Take the 2-minute tour ×
Mathematics Stack Exchange is a question and answer site for people studying math at any level and professionals in related fields. It's 100% free, no registration required.

Motivation and Background: I'm reading Weyl's text The Concept of a Riemann Surface and I'm having a bit of difficulty. (I can't find an online version which is not a google book, so if the following terms are non-standard, could someone point me to the more standard terms?) I will italicize relevant terms for easy reading.

He begins by noting that a function element is a power series at some point that converges in some disk of positive radius, and that an analytic function is the collection of all of the function elements gained by analytic continuation. So far, so good. He then notes we should further generalize our function elements so that we can include things like poles and branch cuts, and eventually we will get to the concept of an analytic form.

Following this, he notes that we can take a power series $\sum_{i=0}^{\infty} a_{i}(z-a)^{i}$ and introduce some $t$ such that $z = a + t$ so that we now have $\sum_{i=0}^{\infty} a_{i}t^{i}$. He then notes, "If we abandon the distinguished role played by $z$ and also allow a finite number of negative powers of $t$, we obtain a more general formulation." He then lets $z = P(t)$ and $u = Q(t)$ be any two series with only a finite number of negative powers of $t$ which, for a sufficiently small neighborhood of the origin, both converge and no two different values of $t$ in this neighborhood give the same pair of values $(z,u)$. This pair now defines a function element.

Main Question: I do not see how these two series can represent a function element as we defined before. I also cannot see the significance of having no two different values of $t$ giving the same pair $(z,u)$. I'm not exactly sure what makes this definition more general than the previous one, and I'm not exactly sure why we cannot introduce branch cuts by using the same analytic continuation techniques as before. I'm also not sure why replacing "$z-a$" with $t$ allows us to "abandon the distinguished role played by $z$.*

If someone could lead me in the right direction, I'd appreciate it!

share|improve this question
    
It appears to me that Weyl is trying to slowly build up to the idea of a Riemann surface. The pair $(P, Q)$ are a meromorphic parametrisation of a surface in $\mathbb{C}^2$. The connection with the earlier definition is obtained by taking $z = a + t$, and $u$ to be the power series, of course. –  Zhen Lin Aug 7 '11 at 10:15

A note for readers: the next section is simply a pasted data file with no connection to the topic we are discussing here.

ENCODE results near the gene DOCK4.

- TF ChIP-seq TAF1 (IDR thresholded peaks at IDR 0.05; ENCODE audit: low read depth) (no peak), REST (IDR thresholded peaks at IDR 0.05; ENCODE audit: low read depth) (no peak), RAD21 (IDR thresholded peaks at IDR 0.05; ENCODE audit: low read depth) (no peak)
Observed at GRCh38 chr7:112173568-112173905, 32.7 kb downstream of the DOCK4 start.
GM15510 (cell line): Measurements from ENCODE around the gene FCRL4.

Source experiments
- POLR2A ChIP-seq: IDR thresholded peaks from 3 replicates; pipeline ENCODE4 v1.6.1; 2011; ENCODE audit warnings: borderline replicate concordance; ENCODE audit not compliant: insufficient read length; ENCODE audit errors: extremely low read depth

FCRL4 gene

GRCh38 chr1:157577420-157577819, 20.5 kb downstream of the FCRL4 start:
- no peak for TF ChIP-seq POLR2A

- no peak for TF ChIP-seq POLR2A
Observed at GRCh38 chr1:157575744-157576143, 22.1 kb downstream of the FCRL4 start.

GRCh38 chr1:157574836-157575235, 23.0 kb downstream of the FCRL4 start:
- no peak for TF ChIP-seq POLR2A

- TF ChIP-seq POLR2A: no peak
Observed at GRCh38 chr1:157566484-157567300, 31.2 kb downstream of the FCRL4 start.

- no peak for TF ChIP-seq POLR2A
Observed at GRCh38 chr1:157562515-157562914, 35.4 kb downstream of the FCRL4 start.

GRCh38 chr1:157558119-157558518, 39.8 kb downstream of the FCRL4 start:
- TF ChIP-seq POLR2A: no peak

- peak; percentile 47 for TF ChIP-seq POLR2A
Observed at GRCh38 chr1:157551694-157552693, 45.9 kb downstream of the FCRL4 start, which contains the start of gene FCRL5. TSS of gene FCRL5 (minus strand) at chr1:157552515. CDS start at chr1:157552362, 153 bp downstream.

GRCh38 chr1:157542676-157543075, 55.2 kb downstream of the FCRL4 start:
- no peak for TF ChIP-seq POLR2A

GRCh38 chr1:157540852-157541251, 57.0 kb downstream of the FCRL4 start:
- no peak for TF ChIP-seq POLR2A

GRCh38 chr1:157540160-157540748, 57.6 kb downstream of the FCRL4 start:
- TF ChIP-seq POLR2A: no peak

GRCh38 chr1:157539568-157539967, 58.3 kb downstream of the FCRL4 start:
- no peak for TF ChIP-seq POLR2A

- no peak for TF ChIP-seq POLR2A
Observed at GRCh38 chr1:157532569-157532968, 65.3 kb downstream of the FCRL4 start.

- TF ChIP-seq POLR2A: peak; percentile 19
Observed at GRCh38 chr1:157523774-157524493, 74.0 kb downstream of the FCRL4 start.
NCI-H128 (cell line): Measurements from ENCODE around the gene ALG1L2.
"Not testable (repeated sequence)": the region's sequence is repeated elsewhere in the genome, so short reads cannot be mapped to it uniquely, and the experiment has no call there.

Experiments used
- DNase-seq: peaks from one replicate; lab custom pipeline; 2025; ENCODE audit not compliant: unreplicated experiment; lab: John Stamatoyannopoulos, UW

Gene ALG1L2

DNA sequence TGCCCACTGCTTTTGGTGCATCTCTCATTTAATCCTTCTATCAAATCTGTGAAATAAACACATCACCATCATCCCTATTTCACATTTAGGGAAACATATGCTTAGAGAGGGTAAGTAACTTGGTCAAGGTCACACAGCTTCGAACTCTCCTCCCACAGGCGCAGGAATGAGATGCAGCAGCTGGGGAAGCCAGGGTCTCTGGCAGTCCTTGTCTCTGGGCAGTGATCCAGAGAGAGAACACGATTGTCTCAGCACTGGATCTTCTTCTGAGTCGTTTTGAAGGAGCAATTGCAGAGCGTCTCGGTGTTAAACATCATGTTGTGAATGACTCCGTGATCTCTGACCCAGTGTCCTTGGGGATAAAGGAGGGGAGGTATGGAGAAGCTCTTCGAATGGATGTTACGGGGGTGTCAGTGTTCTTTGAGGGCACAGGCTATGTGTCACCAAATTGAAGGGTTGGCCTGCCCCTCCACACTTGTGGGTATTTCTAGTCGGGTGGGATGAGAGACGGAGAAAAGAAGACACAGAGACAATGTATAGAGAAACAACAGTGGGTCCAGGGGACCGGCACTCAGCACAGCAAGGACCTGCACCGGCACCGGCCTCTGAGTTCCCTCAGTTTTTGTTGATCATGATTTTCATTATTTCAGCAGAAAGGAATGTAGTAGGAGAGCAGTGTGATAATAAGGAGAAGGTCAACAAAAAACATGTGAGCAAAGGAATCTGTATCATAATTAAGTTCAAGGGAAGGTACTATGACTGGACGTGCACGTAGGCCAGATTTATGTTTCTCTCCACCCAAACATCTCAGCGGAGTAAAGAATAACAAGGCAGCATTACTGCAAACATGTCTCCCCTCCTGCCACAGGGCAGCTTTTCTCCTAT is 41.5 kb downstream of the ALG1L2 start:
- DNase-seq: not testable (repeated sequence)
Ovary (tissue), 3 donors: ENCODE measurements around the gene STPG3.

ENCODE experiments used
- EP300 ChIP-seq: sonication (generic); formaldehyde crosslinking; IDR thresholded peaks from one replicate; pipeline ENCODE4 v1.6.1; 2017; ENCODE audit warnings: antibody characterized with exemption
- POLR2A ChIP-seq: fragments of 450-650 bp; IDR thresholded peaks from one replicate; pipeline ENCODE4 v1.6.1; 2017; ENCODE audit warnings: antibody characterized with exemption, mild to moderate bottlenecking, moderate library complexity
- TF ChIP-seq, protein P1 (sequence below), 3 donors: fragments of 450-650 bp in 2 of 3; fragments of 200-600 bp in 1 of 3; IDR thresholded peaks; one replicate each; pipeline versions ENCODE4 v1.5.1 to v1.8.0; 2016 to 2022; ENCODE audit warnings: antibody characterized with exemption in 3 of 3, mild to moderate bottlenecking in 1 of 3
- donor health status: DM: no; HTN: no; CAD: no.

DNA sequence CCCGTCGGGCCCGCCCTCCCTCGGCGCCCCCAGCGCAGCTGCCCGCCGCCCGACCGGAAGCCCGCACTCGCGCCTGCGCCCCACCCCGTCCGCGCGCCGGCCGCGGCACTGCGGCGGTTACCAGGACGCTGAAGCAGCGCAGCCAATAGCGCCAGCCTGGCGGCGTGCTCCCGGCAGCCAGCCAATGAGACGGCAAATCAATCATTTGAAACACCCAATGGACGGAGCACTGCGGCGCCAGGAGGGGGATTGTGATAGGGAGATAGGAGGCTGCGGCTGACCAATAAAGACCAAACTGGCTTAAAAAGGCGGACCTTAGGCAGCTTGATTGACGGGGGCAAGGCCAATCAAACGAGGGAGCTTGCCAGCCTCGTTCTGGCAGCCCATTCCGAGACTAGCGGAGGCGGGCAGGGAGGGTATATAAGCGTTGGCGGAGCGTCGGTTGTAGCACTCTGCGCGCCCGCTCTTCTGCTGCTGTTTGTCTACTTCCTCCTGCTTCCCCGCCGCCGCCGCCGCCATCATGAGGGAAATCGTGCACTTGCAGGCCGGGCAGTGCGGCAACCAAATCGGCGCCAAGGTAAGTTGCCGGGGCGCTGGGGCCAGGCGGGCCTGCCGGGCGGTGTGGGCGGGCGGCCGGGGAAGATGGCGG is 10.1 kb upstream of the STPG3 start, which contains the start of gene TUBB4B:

add comment

2 Answers

up vote 3 down vote accepted

Trying to learn about Riemann Surfaces from Weyl's book is a horrible idea. I know because I tried it myself. It's a good piece of history, but pedagogically terrible, and the definitions and terminology are very outdated. There are many good modern books on the topic. I would specifically recommend Miranda's "Algebraic Curves and Riemann Surfaces."

share|improve this answer
add comment

As far as I am aware, the term function element is not in common use anymore. The notion of germs of holomorphic functions might be related.

Formally germs of holomorphic functions at a point $P$ (on either a Riemann surface, or some more genral context such as a complex manifold or complex analytic space) can be obtained from bituples $(f,U)$ of a neighbourhood $U$ of $P$ and a holomorphic function $f\in\mathcal O(U),$ where $(f,U)$ and $(g,V)$ define the same germ if and only if $f$ and $g$ agree on some neighbourhood $W\subseteq U\cap V$ of $P.$ The germ of $f\in\mathcal O(U)$ at a point $P\in U$ is often denoted $\gamma_P(f).$ If you want to be a bit more sophisticated, you can view germs of holomorphic functions at a point $P$ as elements of $\mathcal O_{P},$ the stalk at $P$ of the sheaf of holomorphic functions on the Riemann surface.

Germs naturally correspond to power serie (especially, a germ contains information about the local behaviour of a holomorphic function around a point, not merely its value at it). Given a germ $\xi\in\mathcal O_P,$ we may wonder what is the largest subset $U$ od the Riemann surface in question, such that there exists some $f\in\mathcal O(U)$ for which $\gamma_P(f)=\xi.$ There is no per se guarantee for such a function $f$ to exist nor, if it does, to be unique. Thus germs are the natural starting point for questions regarding analytic continuation. Intuitively, the germ $\gamma_P(f)$ is obtained by forgetting the analytic continuation which defines the function $f$ away from the point $P.$

I do not know if that was in any way helpful, but I suspect perhaps the notion of a germ grew out of Weyl's "function element".

As far as learning Riemann surface theory goes, I agree with Potato that learning from Weyl directly might not be the best idea. For modern textbook on the theory, I would like to recommend Forster's "Lectures on Riemann Surfaces" and the more analytically minded Varolin's "Riemann Surfaces By Way of Complex Geometry".

share|improve this answer
add comment

Your Answer

 
discard

By posting your answer, you agree to the privacy policy and terms of service.

Not the answer you're looking for? Browse other questions tagged or ask your own question.